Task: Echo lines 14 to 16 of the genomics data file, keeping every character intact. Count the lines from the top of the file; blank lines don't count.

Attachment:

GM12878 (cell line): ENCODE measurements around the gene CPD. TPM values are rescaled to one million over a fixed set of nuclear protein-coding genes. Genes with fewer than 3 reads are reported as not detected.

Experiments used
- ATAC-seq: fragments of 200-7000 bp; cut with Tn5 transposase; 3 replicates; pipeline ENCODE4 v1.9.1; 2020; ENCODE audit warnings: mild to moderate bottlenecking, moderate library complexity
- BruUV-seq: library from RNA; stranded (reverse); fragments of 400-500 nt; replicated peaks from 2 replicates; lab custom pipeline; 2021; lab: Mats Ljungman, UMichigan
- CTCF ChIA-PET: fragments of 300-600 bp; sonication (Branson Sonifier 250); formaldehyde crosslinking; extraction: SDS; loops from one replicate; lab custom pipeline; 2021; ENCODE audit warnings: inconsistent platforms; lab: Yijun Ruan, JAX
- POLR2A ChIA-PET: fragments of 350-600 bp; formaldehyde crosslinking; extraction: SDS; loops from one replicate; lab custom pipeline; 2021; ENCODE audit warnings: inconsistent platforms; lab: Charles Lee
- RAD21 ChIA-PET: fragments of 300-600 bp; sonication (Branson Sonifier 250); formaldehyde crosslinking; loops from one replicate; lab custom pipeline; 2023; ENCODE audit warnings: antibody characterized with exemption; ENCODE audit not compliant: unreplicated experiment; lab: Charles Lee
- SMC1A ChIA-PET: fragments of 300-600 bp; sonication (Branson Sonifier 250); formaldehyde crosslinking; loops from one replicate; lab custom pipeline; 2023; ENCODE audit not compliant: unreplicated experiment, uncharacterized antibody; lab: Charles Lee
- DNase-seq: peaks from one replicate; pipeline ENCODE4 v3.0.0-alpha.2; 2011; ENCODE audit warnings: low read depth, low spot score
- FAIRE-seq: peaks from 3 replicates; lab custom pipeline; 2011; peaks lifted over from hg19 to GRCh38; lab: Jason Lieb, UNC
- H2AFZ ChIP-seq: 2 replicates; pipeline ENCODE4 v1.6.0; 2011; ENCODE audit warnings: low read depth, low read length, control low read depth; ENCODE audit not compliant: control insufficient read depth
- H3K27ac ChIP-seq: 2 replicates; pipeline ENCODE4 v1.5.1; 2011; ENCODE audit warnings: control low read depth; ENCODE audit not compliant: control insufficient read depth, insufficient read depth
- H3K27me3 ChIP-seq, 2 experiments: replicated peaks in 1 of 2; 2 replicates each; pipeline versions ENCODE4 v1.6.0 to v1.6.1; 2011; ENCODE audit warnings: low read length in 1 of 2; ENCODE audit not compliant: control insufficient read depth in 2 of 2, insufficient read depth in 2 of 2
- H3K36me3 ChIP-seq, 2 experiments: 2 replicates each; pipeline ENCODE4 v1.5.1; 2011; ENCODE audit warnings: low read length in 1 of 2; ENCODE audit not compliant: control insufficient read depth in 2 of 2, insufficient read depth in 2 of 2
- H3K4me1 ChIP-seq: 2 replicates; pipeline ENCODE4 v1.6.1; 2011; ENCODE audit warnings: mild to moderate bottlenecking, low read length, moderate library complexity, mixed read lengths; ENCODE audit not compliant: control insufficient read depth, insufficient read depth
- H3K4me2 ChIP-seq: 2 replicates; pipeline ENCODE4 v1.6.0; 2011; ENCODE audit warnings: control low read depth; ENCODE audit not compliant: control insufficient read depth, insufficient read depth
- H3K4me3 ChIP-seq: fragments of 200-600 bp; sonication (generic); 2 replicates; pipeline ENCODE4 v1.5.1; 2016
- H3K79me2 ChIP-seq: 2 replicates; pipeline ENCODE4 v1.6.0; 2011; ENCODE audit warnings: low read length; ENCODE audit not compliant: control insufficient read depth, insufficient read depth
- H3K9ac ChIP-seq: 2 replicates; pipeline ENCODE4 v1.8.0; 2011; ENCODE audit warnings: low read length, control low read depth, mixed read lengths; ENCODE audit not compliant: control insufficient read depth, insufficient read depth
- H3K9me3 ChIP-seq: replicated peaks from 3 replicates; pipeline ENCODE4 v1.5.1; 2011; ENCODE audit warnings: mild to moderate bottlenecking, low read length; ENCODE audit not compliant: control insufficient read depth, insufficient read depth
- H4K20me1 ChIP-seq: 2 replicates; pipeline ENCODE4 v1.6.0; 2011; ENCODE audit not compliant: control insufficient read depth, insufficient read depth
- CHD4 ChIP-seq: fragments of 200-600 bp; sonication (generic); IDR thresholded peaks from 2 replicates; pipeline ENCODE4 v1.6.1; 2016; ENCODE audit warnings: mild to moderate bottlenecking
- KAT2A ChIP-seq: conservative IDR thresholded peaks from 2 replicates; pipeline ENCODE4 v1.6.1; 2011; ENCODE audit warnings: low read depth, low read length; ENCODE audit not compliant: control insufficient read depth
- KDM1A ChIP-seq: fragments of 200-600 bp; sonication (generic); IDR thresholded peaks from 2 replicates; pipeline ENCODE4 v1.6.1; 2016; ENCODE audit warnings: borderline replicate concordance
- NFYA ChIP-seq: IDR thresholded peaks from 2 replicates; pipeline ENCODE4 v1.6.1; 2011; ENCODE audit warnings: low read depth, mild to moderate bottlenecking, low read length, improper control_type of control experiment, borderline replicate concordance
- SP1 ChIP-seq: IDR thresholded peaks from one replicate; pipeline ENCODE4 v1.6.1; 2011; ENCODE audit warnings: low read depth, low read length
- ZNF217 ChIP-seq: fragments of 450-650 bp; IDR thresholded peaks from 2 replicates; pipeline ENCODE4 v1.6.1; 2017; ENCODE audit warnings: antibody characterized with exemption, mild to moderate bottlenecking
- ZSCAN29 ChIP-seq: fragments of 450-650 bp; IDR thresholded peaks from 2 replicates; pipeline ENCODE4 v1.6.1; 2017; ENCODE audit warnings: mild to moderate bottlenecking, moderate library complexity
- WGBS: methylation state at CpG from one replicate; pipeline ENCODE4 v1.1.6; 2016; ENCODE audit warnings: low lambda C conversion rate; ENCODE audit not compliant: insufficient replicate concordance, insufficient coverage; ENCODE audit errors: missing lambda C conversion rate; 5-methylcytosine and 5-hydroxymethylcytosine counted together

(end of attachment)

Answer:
- H3K36me3 ChIP-seq, 2 experiments: 2 replicates each; pipeline ENCODE4 v1.5.1; 2011; ENCODE audit warnings: low read length in 1 of 2; ENCODE audit not compliant: control insufficient read depth in 2 of 2, insufficient read depth in 2 of 2
- H3K4me1 ChIP-seq: 2 replicates; pipeline ENCODE4 v1.6.1; 2011; ENCODE audit warnings: mild to moderate bottlenecking, low read length, moderate library complexity, mixed read lengths; ENCODE audit not compliant: control insufficient read depth, insufficient read depth
- H3K4me2 ChIP-seq: 2 replicates; pipeline ENCODE4 v1.6.0; 2011; ENCODE audit warnings: control low read depth; ENCODE audit not compliant: control insufficient read depth, insufficient read depth